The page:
502 bad gateway

A 502 Bad Gateway Error will often be seen when trying to access a specific webpage and generally an indicator that there’s something wrong with a website’s server communication. As a generic message, it can be displayed in many different ways and doesn’t actually tell you much more information to help troubleshoot. 

Below are some common ways you might see it:

  • 502 Bad Gateway
  • 502 Service Temporarily Overloaded
  • Error 502
  • Temporary Error (502)
  • 502 Proxy Error
  • 502 Server Error: The server encountered a temporary error and could not complete your request
  • HTTP 502
  • 502. That’s an error
  • Bad Gateway: The proxy server received an invalid response from an upstream server
  • HTTP Error 502 – Bad Gateway

Referred to as an HTTP Status Code, this error indicates to web admins that something has been incorrectly configured on the server. However, there are multiple potential causes of a 502 error and so solving it can be a time-consuming process. What you can ascertain straight away, however, is that a 502 error is related to a communication problem between a gateway or proxy server, and the upstream or origin server which in most cases you may not have any control over. However, sometimes, on a rare occasion the problem could lie locally with your browser, an issue with your home networking equipment, or something else that could lie with your control.

Cause of 502 Bad Gateway Errors

WebServer overload: An error may appear if the website’s server reaches its limit, it can’t answer any more requests. Uually because it has exceeded its operational memory capacity and has overloaded, which is normally associated with an unexpectedly high number of visitors trying to connect to the site – such as a DDoS attack.

Request blocked by a firewall: Firewalls can cause communication issues on both the client and server side with the forwarding of http requests. Firewalls are an essential part of any cyber security policy, however, they can be overzealous determining whether server communication is malicious and may block communications between an edge server and upstream server. Some DDoS protection systems can over-react and block requests from a content delivery system.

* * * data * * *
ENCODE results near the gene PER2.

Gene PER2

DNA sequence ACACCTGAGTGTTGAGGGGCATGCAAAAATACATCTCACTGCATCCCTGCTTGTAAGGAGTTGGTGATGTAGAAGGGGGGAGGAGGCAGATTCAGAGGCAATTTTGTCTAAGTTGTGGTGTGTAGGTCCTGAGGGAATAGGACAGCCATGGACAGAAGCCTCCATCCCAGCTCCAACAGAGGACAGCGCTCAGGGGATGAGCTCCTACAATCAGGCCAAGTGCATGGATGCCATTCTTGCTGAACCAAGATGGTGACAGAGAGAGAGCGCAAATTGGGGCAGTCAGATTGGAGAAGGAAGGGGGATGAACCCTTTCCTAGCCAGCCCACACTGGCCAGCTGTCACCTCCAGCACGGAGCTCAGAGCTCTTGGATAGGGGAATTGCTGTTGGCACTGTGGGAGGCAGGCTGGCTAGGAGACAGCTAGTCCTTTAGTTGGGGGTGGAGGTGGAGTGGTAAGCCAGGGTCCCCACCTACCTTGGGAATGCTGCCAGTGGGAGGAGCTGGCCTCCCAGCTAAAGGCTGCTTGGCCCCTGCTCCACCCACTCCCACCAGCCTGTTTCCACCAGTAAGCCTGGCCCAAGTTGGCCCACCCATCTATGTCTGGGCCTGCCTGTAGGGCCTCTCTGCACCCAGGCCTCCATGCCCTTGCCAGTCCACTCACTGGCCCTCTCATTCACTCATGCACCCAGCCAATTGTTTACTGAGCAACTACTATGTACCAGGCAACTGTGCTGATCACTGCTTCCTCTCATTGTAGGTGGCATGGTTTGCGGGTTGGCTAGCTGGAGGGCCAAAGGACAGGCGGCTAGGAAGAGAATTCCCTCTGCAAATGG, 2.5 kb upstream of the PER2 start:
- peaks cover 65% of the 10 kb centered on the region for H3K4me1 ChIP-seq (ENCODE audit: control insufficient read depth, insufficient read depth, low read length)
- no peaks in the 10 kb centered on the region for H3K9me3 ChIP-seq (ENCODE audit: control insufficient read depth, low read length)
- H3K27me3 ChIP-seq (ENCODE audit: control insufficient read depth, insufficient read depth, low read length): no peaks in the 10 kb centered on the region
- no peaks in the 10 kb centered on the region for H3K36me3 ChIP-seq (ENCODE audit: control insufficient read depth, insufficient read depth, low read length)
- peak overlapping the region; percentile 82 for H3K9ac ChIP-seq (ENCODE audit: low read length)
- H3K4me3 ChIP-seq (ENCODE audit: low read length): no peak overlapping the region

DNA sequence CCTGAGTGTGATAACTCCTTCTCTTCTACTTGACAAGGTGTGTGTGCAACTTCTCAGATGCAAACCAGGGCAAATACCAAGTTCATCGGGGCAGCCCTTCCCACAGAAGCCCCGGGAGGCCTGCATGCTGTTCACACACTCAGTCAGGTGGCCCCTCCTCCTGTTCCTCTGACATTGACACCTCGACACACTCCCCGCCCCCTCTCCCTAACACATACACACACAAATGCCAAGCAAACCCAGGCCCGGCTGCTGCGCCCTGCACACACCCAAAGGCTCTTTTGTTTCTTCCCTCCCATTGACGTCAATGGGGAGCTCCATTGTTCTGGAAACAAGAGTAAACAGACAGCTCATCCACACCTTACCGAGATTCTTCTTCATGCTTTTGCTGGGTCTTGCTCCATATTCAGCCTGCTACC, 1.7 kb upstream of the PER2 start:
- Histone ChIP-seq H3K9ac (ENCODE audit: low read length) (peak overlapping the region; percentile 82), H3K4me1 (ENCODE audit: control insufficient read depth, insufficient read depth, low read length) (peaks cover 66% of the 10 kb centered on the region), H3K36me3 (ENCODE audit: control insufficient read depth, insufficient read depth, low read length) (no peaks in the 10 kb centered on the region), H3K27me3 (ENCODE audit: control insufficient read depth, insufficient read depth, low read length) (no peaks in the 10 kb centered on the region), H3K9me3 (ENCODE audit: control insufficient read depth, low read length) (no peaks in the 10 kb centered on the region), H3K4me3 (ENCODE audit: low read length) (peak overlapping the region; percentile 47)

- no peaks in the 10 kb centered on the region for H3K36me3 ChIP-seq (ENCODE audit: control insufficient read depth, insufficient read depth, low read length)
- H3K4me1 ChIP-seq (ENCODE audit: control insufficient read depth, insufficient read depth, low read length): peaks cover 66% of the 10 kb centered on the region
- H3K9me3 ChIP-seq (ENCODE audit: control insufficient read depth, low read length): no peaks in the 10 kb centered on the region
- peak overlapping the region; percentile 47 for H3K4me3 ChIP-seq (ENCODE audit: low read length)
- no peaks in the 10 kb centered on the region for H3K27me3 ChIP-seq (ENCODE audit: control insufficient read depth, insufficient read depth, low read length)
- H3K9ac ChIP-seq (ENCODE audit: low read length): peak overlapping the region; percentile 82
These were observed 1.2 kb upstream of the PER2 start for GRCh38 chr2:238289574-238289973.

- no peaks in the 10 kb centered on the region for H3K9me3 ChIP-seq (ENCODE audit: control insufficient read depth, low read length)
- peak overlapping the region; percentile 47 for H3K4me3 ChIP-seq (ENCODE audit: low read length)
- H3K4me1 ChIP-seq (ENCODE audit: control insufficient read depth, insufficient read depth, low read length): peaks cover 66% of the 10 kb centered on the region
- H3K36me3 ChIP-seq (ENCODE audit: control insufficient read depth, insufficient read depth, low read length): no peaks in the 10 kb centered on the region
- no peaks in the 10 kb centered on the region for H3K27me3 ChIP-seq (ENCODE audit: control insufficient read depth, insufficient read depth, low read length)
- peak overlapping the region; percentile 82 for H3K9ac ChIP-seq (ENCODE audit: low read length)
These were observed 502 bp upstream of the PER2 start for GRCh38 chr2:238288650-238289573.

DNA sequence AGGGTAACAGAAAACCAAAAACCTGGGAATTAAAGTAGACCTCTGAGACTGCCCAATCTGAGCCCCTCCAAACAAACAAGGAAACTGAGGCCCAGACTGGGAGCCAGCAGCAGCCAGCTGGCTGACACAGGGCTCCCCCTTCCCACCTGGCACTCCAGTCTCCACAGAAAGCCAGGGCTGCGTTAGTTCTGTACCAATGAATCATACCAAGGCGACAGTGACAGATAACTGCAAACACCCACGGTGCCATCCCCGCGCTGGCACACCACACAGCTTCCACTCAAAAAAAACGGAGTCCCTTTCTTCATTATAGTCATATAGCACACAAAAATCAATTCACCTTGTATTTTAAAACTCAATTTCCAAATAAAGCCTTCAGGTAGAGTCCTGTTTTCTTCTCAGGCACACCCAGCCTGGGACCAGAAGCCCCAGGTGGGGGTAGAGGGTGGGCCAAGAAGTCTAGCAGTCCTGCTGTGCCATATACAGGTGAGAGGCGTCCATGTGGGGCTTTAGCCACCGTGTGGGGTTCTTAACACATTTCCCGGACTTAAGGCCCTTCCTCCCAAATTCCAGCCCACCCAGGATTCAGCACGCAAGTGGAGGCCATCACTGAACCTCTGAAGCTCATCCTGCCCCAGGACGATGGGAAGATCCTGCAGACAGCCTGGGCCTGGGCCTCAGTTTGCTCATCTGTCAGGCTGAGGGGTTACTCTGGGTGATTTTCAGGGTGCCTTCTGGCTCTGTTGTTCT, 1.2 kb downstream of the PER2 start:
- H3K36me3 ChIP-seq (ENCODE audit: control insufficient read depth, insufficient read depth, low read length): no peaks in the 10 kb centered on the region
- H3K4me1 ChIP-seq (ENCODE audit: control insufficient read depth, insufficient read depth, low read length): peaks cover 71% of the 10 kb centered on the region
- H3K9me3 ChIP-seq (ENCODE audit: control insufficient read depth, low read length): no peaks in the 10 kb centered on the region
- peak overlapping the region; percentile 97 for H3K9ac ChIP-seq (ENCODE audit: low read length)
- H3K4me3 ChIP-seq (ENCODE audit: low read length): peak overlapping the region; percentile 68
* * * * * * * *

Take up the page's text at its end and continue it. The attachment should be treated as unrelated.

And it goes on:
Faulty programming: Sometimes there will be an error in a website’s code which may mean that requests cannot be answered correctly.

Network errors: DNS issues, routing problems, and ISP related issues can also lead to a 502 Bad Gateway error.

Browser error: Browser extensions can also sometimes cause errors with the display of a website and generate a 502 error.

Server software timeouts: This error can also occur when a web server takes more time to complete and a caching tool reaches its timeout values that time. Slow queries can also cause this problem too.

How to Fix 502 Bad gateway Errors

Reload the page.

Sometimes server connectivity issues are resolved relatively quickly. Before you dive deep into what’s causing the problem, take steps to insure that this is actually a major error and not just a blip. Many times the 502 error is temporary, and a simple refresh might do the trick. Most browsers use the F5 key to refresh, and also provide a Refresh button somewhere on the address bar. It doesn’t fix the problem very often, but it takes just a second to try.

Wait a minute or two. Then reload the page. If the page loads with no error, this might’ve been a temporary connection problem.

If the page is still giving you an error, clear your browser cache and then try refreshing it once more.

If that doesn’t work, move on to investigating the error.

Check If the Site Is Down For Other People

Whenever you fail to reach a site (for whatever reason), you can also check if it’s just you that’s having a problem connecting, or if other people are having the same trouble. There are lots of tools out there for this, but our favorites are isitdownrightnow.com and downforeveryoneorjustme.com.

If you get a report saying the site is down for everyone, there’s not much you can do but try again later. If the report shows that the site is up, then the problem might be on your end. It’s very rare this is the case with a 502 error, but it is possible, and you can try some of the things we describe in the next few sections.